By Elizabeth Ouzts, Energy News Network
Manufacturers, mills, and environmental interests oppose Duke-backed legislation because it hampers the role of regulators and costs ratepayers.
It’s not often that paper mills and chemical manufacturers agree with the likes of the Sierra Club.
But the debate over controversial energy legislation in North Carolina shows how companies like DuPont, Chemours, and Georgia Pacific are increasingly aligned with environmental groups on utility policy.
The strange bedfellow scenario stems in part from economics. The rapidly declining costs of clean energy mean the gas plants mandated in the bill will almost certainly cost large ratepayers more than would cleaner alternatives, a reversal from a decade ago.
“Couple that with the volatility of fossil fuel prices,” said Peter Ledford, general counsel for the North Carolina Sustainable Energy Association, “it creates risks for ratepayers whose bills are in the millions of dollars a month instead of hundreds of dollars a month.”
And though clean energy nonprofits welcome the new solar farms and early retirement of coal plants required in the bill, they, like the manufacturers and mills, think utility regulators should keep their authority to authorize any replacements — not have it usurped by legislative mandates.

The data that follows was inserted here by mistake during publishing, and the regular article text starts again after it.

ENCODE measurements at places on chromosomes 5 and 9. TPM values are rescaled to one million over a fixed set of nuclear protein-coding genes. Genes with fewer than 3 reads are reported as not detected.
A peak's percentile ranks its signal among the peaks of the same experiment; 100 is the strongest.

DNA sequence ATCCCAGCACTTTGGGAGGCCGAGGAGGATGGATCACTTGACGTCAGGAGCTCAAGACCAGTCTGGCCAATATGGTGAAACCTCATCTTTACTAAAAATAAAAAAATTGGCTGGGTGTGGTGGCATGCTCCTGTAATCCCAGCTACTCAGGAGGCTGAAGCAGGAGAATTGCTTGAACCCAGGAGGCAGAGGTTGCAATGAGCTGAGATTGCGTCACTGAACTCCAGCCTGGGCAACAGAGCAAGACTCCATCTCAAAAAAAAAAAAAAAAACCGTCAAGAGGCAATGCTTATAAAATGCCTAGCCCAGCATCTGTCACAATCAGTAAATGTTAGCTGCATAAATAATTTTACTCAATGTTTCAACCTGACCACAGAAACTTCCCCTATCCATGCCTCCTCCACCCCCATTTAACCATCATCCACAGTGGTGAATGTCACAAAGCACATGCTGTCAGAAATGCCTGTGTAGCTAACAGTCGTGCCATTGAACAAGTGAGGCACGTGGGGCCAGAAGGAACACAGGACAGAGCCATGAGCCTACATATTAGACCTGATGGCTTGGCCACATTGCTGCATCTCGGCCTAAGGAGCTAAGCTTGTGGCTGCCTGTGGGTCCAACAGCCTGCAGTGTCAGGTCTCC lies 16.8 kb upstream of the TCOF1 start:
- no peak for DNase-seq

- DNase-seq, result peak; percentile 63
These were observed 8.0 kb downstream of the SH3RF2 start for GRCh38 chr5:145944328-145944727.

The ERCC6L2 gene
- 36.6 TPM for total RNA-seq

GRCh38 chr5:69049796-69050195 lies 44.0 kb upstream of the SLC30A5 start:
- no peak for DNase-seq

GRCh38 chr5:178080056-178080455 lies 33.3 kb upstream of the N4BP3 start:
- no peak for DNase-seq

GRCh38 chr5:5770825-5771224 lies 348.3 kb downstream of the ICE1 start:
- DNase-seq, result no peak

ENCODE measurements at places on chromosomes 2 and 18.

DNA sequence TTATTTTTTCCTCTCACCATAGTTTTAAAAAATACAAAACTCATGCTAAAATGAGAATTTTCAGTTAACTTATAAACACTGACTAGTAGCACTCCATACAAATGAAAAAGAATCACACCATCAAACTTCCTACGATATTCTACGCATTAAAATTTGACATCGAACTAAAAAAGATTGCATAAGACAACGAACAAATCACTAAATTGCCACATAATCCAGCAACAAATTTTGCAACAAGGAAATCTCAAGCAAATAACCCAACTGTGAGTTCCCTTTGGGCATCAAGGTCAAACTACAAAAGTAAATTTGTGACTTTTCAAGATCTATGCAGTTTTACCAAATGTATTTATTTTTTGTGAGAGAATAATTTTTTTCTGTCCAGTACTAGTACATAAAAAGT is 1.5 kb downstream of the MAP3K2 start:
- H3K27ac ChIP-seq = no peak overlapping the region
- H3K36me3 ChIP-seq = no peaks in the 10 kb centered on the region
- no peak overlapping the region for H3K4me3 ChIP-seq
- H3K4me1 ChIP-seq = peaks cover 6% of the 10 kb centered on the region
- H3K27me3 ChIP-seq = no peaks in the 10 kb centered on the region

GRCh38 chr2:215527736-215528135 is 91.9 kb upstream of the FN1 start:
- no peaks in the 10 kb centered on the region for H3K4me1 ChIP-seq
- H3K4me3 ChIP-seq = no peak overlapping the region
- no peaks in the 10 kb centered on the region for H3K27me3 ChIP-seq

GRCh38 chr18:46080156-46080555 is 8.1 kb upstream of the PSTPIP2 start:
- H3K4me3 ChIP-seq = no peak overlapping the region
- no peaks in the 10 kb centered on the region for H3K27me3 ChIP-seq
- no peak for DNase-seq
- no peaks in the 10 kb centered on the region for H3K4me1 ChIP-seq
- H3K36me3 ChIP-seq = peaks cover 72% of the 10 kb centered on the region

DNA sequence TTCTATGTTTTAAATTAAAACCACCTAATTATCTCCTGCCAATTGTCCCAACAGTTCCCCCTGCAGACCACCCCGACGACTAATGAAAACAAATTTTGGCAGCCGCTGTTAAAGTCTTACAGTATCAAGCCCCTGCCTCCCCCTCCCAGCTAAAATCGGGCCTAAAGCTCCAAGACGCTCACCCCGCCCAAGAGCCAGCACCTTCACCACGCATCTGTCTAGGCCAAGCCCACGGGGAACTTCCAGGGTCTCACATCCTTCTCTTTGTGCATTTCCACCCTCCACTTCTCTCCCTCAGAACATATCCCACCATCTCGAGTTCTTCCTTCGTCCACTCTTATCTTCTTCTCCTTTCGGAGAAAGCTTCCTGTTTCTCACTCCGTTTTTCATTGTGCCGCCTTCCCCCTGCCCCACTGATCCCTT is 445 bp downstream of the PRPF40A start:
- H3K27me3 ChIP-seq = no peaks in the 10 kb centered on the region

The two camps are lobbying and testifying against the current draft of the Duke Energy-backed bill and even partnered on a news conference. “It’s nice to be standing together,” said Kevin Martin, director of the Carolina Utility Customers Association, a trade group that originated with textile mills. “People don’t normally see us standing together.”
A decade of tumbling prices
North Carolina utility law requires energy planning and ratemaking that results in the “least-cost mix of generation and demand-reduction measures” achievable. For decades, the provision favored fossil fuel plants over more expensive wind and solar farms.
To help counteract that reality, the state adopted a mandate for both renewable energy and energy efficiency in 2007. Though